Top 10 Albums of 1991

This where the 1990s started to grow from a seed and into a tree because everything that you remember about the 1980s is forever faded out of fashion and the new era just begun. This was an exciting, yet memorable year in music where the old takes its last breath and the new becomes a generation defining moment. We have the rise of grunge with three fantastic albums of this very movement, to brand new sound of dance music, and even innovative sounds of wave from shoegaze. How can nobody think that 1991 was at all a great year to remember? In fact, there are just so many things released in the 1991 that will forever put a special place in history and these are the albums that proves the greatness of this year.

Number 10.  –  Achtung Baby – U2

Regardless of what your personal thoughts are about U2 or Bono as a person, you need to give Achtung Baby a good listen for about a week.  In my opinion, this is U2’s greatest work and one of the greatest albums in rock and roll history.  Achtung Baby was a seemingly rash leap into the unknown. It completely ignored the grunge revolution and instead interfaced electronica and dance beats with a traditional guitar-driven, sound-albeit experiments with guitar distortion. It proved to be a bridge between the old and new and, as such, is looked back on with fondness by those long serving fans as their connection to the halcyon days. Examined with a less prejudicial eye this album was an evolutionary step. I don’t think there is a bad track on here (though “Even Better than the Real Thing” is somewhat lame, not to mention that the video used to make me dizzy).  For all of his ego stroking and sanctimony, Bono once was a hell of a charismatic singer.  He completely sells “One,” “Who’s Gonna Ride Your Wilde Horses” and “Acrobat.”  In the hands of another vocalist, the lyrics could come off as cheesy or the songs could fail all together.  The Edge’s guitar parts are also great, especially the monster riff which “Mysterious Ways” is built around and the spastic sound of the guitar on “Until the End of the World.”  Overall, there’s a certain tone of bleakness or darkness that runs all the way through Achtung, Baby from the hollowness of “Who’s Gonna Ride Your Wilde Horses” until the quieter moments on “Acrobat” and on the last and most subdued track, “Love is Blindness.”  This sort of uneasy feeling is what made Achtung, Baby such a compelling listen, and it was also a mastery in tone that U2 never replicated anywhere else.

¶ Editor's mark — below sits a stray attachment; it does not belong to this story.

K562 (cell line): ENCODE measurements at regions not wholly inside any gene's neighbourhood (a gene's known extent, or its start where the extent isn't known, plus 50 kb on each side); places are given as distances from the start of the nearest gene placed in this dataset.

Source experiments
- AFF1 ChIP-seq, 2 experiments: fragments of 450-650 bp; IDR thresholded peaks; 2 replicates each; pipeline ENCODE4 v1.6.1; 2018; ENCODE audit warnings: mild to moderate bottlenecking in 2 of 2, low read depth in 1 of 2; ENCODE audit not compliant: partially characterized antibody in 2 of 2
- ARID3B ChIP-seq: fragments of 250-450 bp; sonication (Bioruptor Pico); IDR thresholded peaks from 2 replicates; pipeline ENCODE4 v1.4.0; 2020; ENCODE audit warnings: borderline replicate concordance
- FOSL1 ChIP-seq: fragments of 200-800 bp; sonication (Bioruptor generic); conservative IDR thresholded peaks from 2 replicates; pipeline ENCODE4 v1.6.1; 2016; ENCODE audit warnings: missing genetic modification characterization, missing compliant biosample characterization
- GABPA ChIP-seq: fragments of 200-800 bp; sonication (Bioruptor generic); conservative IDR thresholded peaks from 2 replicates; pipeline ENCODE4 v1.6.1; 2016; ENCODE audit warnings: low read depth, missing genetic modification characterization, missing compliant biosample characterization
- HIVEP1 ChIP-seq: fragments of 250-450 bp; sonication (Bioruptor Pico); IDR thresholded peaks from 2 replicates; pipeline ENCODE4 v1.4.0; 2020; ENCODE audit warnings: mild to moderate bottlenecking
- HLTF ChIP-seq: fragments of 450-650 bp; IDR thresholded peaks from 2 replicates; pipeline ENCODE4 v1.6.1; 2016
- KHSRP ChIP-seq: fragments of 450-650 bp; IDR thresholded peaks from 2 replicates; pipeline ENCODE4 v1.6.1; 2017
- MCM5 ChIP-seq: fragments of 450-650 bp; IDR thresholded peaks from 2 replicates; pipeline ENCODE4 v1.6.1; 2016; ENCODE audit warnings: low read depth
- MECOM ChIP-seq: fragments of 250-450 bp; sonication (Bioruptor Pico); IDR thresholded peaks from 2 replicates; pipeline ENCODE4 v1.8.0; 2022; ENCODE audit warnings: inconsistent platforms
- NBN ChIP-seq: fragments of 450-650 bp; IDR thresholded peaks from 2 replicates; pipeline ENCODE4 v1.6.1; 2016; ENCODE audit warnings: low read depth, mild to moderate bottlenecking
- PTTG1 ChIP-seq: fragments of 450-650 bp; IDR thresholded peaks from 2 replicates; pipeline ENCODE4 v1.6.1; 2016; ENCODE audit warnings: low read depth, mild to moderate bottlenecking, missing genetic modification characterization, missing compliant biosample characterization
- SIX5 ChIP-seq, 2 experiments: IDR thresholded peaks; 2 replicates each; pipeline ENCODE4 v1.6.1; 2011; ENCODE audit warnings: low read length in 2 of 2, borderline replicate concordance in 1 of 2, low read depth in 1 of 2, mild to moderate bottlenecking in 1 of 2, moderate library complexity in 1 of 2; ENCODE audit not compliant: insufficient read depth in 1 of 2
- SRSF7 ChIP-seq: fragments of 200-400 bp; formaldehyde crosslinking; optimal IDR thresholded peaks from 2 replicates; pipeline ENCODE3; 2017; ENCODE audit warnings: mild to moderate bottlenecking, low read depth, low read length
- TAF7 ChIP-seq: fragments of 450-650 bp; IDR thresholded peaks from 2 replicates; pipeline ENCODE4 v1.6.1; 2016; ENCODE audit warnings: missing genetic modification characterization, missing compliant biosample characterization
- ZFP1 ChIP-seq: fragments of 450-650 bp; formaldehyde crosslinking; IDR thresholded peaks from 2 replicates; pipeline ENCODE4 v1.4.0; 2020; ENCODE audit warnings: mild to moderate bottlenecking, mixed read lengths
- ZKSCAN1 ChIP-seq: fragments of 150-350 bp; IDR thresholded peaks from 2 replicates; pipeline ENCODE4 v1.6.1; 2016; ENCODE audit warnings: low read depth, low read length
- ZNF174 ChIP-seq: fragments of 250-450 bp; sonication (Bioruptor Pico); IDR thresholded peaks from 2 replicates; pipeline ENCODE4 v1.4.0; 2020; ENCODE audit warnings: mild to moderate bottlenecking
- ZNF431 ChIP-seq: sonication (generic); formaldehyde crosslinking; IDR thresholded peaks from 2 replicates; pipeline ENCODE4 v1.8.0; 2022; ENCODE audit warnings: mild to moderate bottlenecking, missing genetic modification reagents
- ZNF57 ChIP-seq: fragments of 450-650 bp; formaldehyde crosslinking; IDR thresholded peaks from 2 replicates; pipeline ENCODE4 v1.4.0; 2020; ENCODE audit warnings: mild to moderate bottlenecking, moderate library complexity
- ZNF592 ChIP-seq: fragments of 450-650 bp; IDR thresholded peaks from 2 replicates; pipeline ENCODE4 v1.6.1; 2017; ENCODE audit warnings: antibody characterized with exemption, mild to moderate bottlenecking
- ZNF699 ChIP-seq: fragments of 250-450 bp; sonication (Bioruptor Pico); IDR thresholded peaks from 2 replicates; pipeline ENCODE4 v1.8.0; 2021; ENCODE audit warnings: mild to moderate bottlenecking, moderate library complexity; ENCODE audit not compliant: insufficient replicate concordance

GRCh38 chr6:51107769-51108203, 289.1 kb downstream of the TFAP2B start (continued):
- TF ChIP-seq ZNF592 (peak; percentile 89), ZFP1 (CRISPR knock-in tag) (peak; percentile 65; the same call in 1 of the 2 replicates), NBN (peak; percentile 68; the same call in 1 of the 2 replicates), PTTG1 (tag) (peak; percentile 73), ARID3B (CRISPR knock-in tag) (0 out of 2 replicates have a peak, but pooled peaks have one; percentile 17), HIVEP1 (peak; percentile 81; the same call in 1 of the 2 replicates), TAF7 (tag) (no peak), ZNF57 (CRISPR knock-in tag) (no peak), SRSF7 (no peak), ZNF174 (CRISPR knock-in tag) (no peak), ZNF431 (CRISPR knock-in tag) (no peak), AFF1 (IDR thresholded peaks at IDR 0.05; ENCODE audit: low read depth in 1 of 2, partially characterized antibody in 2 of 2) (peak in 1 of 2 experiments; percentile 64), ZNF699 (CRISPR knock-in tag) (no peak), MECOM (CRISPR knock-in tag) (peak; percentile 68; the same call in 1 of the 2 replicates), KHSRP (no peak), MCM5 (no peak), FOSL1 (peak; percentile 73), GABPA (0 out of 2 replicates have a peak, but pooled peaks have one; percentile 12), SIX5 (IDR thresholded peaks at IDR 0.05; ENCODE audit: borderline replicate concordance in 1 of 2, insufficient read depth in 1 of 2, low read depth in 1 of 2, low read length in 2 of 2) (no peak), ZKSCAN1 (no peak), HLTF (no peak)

Number 9.  –  Badmotorfinger – Soundgarden